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West Hartford Lawmaker Seeks Stiffer Knockout ‘Game’ Penalty

by | Mar 11, 2014 11:52am () Comments | Commenting has expired | Share
Posted to: Public Safety, West Hartford

Christine Stuart photo West Hartford Officer Tom Nagle said his 18-year-old son’s jaw was broken when he was sucker-punched by a stranger as he was walking across his college campus.

It’s attacks like this that state Rep. Joe Verrengia, D-West Hartford, is trying to stop.

Verrengia proposed a bill that would make knocking someone unconscious punishable by a Class D felony, where two of the five-year maximum prison sentence can not be suspended. It would also seek to transfer cases involving minors over the age of 16 who are charged with the crime from juvenile to adult court.

The knockout game is where a person surprises a stranger by knocking them out with a punch, but according to some it’s an urban myth that’s being spread by Internet videos and isn’t happening with the frequency that one might believe.

Christine Stuart photo Verrengia, who is a police sergeant in West Hartford, admitted that the frequency of these incidents is difficult to track and he has no statistics.

Asked if it was a myth proliferated by videos on the Internet, Verrengia said, “if you ask a victim who has been victimized by one of these very serious crimes I think they would say otherwise. This is a real issue.”

What’s scary about the “knockout game” is that it can “happen to anyone, at anytime, at any place,” Verrengia said.

He said this is the first time the bill has been proposed and he’s opening to working with those who may have some revisions.

Senior Assistant State’s Attorney Timothy Sugrue told the Public Safety Committee Tuesday that “unconsciousness” is already recognized by Connecticut law to be a serious physical injury.

“So anyone who commits a knockout crime and causes unconsciousness has already violated general statutes,” Sugrue told the committee.

The bill makes the person who knocks someone unconscious subject to two separate statutes. He said the existing one carriers no mandatory minimum, but a new section of the bill creates a two-year mandatory minimum. He said that could cause charging distinctions among prosecutors if it passed.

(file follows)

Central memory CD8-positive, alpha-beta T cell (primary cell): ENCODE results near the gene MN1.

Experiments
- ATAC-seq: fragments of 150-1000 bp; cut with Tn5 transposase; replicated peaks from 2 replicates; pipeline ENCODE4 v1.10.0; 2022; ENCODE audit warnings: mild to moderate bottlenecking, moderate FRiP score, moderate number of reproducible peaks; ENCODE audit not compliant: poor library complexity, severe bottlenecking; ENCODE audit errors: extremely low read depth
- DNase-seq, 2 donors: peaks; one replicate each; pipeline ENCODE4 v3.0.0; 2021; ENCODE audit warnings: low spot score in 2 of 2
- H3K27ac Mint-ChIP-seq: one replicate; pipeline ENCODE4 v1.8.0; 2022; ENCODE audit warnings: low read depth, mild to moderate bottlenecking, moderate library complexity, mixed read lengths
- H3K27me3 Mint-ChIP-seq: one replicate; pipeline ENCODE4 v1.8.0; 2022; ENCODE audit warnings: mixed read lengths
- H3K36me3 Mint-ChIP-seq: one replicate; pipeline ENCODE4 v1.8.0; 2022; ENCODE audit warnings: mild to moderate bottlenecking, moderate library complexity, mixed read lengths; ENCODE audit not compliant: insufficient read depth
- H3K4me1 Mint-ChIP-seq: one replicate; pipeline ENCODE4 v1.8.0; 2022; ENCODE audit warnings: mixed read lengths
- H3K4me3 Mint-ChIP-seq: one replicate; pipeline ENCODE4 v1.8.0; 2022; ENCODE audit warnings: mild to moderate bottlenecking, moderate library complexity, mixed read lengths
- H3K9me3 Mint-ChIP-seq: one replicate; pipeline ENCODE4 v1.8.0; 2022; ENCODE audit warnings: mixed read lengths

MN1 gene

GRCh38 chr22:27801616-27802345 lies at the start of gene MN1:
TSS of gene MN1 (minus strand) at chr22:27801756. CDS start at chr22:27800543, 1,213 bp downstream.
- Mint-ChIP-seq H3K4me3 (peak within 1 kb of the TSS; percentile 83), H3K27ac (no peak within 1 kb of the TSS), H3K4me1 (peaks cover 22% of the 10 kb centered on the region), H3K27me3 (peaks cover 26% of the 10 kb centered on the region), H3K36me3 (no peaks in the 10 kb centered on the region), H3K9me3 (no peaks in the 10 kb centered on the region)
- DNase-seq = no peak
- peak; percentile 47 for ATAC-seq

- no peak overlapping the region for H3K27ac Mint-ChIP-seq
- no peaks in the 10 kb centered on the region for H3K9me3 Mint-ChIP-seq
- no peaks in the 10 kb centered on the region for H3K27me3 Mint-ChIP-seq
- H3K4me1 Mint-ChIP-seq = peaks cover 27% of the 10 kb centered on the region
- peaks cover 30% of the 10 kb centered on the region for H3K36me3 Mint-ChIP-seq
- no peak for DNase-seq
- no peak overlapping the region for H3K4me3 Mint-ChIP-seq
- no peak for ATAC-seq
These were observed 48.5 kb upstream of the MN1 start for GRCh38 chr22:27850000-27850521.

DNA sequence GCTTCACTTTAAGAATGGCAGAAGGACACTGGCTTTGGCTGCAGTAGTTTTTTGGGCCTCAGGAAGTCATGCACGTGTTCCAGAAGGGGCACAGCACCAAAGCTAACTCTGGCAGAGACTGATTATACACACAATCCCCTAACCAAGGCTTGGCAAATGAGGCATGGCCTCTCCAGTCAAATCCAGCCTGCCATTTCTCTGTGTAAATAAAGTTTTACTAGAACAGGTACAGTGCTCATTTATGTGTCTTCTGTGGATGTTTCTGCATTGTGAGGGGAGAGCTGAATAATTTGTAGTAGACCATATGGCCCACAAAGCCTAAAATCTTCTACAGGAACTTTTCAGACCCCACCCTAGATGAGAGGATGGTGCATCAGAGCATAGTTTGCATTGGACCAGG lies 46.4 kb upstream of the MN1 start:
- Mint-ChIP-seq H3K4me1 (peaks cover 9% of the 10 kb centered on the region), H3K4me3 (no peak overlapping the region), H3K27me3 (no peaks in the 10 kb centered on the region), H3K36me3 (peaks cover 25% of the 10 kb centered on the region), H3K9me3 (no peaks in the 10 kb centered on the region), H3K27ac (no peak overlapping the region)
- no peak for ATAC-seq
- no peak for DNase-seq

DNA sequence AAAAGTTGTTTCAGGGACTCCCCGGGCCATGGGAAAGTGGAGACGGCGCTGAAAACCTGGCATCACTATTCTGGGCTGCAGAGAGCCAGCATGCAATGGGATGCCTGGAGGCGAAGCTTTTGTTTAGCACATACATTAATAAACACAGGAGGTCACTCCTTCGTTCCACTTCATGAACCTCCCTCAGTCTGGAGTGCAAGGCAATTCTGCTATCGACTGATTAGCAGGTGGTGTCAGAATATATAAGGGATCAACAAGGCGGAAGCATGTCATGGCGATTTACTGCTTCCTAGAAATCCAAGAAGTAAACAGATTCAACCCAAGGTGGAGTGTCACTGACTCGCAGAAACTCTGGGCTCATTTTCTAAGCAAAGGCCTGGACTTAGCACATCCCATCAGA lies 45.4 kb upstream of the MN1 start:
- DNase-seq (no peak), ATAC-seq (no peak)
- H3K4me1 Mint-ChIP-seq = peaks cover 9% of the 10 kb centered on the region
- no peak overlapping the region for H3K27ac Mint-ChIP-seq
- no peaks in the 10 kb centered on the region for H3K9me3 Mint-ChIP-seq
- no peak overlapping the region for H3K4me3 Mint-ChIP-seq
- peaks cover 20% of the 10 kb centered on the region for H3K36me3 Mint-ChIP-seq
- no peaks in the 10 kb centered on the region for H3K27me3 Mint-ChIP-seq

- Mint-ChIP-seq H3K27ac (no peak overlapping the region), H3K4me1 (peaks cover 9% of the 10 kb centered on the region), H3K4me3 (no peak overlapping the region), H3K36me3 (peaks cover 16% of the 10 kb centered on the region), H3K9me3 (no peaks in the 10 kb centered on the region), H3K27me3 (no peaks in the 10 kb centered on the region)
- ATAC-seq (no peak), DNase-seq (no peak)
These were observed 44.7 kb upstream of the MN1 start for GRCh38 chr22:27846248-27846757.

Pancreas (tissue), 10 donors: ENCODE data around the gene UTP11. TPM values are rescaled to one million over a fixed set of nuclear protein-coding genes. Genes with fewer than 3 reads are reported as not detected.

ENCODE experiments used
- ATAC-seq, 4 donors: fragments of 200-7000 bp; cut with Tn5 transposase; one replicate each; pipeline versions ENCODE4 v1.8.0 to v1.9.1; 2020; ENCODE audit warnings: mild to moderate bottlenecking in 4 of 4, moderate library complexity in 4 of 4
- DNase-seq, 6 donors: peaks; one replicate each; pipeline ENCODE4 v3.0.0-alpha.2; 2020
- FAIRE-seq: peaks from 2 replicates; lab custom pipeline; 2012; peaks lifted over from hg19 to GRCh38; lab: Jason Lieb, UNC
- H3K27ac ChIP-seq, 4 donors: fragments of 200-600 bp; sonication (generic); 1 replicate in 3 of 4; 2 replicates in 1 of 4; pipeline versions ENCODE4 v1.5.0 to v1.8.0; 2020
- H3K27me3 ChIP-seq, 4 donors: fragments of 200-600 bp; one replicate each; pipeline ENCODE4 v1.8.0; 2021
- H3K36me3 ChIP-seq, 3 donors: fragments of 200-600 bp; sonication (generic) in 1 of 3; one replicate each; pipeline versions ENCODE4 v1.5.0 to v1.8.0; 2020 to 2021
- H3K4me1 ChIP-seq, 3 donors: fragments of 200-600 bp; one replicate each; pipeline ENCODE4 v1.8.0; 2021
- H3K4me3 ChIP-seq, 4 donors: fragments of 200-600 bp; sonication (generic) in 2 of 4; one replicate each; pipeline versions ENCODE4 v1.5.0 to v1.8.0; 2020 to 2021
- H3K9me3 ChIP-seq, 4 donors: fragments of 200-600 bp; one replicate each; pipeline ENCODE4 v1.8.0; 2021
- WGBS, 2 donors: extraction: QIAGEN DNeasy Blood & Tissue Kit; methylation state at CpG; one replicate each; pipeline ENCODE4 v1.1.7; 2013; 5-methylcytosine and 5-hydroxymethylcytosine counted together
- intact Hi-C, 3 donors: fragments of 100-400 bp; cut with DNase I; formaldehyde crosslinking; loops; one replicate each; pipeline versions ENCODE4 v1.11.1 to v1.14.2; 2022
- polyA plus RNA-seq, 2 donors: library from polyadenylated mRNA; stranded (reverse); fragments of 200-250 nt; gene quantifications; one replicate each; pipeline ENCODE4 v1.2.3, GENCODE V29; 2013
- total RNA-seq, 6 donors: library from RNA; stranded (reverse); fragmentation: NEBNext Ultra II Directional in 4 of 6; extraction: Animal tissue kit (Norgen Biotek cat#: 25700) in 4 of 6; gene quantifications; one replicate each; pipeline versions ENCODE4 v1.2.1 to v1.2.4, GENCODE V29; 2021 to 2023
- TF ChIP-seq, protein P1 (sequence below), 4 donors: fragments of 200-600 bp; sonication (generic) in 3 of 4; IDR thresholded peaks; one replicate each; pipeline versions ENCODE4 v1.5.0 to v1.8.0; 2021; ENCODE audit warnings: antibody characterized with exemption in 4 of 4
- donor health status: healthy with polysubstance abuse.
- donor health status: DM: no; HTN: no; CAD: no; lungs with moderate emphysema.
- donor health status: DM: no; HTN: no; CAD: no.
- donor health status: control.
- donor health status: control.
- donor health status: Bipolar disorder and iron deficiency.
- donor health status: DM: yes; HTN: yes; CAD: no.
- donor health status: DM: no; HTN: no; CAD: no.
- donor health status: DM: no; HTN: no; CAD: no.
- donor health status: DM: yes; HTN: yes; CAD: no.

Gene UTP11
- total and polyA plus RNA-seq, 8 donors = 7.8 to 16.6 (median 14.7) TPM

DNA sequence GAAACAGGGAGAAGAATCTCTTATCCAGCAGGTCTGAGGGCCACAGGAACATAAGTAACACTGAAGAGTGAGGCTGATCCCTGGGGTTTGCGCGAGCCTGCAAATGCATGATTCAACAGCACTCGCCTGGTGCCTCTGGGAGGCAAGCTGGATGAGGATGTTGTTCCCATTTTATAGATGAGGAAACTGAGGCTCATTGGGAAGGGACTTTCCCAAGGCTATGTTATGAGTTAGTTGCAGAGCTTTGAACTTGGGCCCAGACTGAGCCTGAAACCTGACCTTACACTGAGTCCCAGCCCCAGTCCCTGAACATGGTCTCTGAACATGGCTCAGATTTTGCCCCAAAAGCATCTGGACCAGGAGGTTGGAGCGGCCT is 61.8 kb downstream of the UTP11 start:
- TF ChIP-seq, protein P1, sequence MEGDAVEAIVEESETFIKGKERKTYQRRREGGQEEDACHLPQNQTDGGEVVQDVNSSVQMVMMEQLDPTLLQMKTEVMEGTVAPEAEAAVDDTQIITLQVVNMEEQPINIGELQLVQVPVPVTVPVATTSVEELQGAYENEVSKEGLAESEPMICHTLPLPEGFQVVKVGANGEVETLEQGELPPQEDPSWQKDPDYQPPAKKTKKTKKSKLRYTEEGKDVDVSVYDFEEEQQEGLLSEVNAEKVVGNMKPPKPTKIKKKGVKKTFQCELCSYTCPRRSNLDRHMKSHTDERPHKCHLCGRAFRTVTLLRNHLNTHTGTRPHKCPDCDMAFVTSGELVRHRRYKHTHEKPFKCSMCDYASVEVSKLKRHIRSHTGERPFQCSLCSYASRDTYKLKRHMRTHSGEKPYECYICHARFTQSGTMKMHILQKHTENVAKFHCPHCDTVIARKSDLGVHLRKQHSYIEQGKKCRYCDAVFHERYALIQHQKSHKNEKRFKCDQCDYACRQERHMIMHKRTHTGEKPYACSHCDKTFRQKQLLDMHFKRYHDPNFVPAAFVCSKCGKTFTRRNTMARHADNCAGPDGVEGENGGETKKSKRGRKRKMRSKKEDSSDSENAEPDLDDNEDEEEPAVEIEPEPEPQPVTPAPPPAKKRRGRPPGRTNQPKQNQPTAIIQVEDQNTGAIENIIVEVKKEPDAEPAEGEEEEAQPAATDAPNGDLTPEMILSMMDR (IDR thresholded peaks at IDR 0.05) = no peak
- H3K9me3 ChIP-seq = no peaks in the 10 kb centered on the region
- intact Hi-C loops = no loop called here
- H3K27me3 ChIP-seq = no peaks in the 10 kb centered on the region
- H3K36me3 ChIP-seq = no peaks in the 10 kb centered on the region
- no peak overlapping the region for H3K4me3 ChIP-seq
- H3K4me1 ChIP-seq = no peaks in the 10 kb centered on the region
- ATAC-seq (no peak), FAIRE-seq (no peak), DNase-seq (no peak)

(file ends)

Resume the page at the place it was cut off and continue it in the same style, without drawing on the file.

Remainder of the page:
Also, in order to avoid the new language of a bill which refers specifically to a one-punch knockout, criminals could use a one-two punch approach and avoid a two-year mandatory minimum.

Christine Rapillo, director of the delinquency defense and child protection division of Public Defender Services, said that the proposal is unnecessary.

“Public safety is already adequately protected by current criminal laws,” Rapillo wrote in her testimony to the committee.

Further, “proposing to make this Class D felony automatically transferred to the adult docket is unreasonably harsh and runs counter to every reform that has been accomplished in juvenile justice in Connecticut,” she added. “. . . A blanket rule that all such cases be transferred runs contrary to current knowledge that young people are more likely to rehabilitate and not re-offend when they are placed into developmentally appropriate rehabilitate services through the juvenile court system.”

In addition, second-degree assault is already a crime that can be considered for transfer from juvenile to adult court.

“Since this proposed offense would be based on the intent of the accused, it is much more appropriate to leave the decision to transfer to the prosecutor and the judge,” Rapillo added.